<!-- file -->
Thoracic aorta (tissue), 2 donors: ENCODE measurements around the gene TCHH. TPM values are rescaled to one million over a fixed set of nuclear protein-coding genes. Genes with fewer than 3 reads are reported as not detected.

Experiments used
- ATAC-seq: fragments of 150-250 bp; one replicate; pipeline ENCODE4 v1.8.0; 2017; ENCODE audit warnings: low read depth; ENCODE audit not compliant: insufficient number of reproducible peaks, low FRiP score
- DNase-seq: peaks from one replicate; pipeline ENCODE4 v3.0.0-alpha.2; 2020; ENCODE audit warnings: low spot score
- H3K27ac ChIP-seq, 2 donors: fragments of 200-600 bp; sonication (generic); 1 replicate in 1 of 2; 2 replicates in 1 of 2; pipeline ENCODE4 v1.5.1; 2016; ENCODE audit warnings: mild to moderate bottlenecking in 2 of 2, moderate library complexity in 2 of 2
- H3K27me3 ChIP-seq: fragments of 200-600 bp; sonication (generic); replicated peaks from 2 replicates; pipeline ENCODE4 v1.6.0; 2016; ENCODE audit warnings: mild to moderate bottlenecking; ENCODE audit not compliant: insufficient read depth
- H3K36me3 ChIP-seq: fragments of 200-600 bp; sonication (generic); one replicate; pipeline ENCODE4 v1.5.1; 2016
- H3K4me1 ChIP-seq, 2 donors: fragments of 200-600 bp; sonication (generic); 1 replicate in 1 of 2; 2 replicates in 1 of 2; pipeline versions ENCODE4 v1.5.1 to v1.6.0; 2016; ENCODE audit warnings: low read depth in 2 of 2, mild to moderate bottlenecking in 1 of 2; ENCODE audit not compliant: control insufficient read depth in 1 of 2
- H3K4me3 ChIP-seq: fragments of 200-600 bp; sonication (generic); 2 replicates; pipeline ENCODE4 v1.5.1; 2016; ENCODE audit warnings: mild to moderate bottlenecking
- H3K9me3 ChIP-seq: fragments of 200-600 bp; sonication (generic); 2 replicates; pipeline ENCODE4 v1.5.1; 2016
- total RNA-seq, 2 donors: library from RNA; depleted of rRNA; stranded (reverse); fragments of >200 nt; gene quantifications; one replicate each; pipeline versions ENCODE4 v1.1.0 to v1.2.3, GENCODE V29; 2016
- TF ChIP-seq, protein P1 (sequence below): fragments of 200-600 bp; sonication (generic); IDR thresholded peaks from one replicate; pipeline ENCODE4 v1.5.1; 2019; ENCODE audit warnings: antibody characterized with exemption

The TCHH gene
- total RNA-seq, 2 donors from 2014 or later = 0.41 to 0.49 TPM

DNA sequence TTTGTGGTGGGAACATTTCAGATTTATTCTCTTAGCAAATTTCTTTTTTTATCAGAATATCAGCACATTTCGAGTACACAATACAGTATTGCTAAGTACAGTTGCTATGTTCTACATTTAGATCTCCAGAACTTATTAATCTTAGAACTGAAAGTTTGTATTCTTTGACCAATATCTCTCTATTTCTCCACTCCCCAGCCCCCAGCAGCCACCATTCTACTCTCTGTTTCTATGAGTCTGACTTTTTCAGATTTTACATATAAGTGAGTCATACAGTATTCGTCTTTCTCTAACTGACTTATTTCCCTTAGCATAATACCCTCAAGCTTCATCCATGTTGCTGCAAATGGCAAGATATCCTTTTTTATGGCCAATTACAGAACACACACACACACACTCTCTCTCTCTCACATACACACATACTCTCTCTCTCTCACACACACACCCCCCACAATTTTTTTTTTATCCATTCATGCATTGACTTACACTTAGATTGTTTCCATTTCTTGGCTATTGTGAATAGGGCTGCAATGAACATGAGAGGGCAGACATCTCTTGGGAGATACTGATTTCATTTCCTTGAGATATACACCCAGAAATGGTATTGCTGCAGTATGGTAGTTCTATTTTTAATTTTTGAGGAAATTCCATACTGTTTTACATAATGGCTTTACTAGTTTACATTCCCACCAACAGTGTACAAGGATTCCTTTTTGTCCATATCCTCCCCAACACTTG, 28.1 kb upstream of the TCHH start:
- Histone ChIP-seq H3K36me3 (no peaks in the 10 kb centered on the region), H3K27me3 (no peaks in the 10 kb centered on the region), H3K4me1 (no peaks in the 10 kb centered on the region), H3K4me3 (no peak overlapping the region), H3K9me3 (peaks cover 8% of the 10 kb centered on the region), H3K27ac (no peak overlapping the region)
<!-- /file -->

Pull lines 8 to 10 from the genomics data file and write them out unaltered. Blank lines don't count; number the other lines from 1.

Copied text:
- H3K4me1 ChIP-seq, 2 donors: fragments of 200-600 bp; sonication (generic); 1 replicate in 1 of 2; 2 replicates in 1 of 2; pipeline versions ENCODE4 v1.5.1 to v1.6.0; 2016; ENCODE audit warnings: low read depth in 2 of 2, mild to moderate bottlenecking in 1 of 2; ENCODE audit not compliant: control insufficient read depth in 1 of 2
- H3K4me3 ChIP-seq: fragments of 200-600 bp; sonication (generic); 2 replicates; pipeline ENCODE4 v1.5.1; 2016; ENCODE audit warnings: mild to moderate bottlenecking
- H3K9me3 ChIP-seq: fragments of 200-600 bp; sonication (generic); 2 replicates; pipeline ENCODE4 v1.5.1; 2016